On this episode of the podcast, Terry and Bob explain how chronic disease patients often fall victim to high healthcare costs due to supply chain ‘middlemen’ driving up prices via kickbacks. The two biggest and most inflationary middlemen are known as group purchasing organizations (GPOs) and pharmacy benefit managers (PBMs). They inflate the prices of medical supplies and prescription drugs by demanding that manufacturers pay enormous kickbacks to bring their products to market. These prices get passed along to patients in the form of higher cost supplies and medications.
Unfortunately, Terry and Bob note, these middlemen aren’t usually on lawmakers’ radars when it comes to lowering healthcare and prescription drug costs. They highlight how PBMs have taken over insurance companies to form some of the biggest companies in the world. However, there’s a growing movement to repeal the safe harbor provision that allows these kickbacks to GPOs and PBMs to exist.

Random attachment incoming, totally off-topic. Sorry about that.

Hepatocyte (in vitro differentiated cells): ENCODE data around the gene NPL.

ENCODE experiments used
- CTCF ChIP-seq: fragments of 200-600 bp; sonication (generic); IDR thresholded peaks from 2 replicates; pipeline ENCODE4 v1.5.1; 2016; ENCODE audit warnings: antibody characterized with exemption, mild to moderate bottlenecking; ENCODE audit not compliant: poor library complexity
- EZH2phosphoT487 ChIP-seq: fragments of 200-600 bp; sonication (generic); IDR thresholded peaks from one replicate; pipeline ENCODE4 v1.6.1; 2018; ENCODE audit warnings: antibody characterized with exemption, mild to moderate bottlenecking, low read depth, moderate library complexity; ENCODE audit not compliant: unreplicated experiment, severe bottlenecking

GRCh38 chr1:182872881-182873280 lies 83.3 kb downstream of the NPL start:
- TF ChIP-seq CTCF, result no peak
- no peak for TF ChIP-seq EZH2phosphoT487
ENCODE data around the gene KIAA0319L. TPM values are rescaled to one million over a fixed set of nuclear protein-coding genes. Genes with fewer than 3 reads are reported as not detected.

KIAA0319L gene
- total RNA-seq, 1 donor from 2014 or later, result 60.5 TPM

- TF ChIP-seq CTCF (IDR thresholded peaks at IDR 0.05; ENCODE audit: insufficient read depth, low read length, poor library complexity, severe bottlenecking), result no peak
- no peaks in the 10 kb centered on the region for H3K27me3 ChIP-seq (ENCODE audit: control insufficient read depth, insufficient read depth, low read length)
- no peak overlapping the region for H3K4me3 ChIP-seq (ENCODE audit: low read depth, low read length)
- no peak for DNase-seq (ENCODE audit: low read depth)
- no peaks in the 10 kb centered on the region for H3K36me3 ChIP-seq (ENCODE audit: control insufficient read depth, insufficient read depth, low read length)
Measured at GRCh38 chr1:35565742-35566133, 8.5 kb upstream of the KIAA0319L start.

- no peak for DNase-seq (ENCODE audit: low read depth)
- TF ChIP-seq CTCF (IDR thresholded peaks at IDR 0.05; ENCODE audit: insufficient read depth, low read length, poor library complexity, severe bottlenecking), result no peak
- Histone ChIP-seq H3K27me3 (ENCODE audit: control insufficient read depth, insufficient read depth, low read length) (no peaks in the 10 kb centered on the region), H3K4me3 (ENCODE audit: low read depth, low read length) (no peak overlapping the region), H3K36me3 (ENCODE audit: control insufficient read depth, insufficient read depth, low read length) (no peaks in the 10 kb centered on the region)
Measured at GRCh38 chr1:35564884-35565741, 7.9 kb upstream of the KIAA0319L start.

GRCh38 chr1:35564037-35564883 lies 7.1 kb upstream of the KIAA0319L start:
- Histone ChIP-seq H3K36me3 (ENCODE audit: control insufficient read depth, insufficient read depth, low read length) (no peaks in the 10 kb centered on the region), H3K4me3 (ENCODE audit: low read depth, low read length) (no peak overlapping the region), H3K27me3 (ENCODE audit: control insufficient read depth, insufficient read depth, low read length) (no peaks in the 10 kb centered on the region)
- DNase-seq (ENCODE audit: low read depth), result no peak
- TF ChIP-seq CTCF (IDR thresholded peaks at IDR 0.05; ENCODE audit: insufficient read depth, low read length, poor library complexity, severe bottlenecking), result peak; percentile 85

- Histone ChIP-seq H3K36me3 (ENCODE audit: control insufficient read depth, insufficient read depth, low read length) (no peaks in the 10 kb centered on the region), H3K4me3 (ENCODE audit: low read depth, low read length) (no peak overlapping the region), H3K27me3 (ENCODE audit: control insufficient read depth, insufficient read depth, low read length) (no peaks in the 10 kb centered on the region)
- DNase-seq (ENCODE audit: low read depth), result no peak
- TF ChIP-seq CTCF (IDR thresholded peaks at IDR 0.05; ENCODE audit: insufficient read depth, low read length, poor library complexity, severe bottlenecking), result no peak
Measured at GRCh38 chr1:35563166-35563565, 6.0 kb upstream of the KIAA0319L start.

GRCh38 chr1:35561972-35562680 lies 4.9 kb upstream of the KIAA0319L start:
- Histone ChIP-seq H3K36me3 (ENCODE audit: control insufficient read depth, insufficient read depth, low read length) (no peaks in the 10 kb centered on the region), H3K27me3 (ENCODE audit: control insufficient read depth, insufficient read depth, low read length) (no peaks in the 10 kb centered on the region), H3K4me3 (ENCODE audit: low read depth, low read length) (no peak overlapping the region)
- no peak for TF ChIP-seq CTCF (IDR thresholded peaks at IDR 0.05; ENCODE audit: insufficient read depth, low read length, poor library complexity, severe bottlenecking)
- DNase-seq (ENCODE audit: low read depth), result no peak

David Balat, Executive Director at Free2Care, joins the show to discuss how eliminating kickback protections for middlemen can lower overall healthcare costs and lead to further transparency in the industry. Repeal of the safe harbor protection could also bolster innovation, increase competition, and reduce costs.
David highlights how GPOs can control and manipulate supply and demand and raise costs for very simple medical supplies like saline in the same way that PBMs drive up the cost of basic medications like insulin. He reveals that saline costs have increased by nearly 500 percent in just a few years. GPOs have a perverse incentive to raise costs because they receive a share of what hospitals purchase. Repeal would bring down the cost of goods in hospitals, lowering healthcare prices for patients.
More of the conversation with David is included in the Patients Rising newsletter, which you can subscribe to.
Field correspondent Kate Pecora speaks with Erin Galyean, the author of BadAss Advocate, on how to become a fierce champion for the person you care for. She highlights how her sister’s medical experience helped spur her to become a patient advocate. She shares her tips for other caregivers and advocates following the routine: 1) reflect, 2) review, 3) reexamine, 4) reevaluate, and 5) recharge.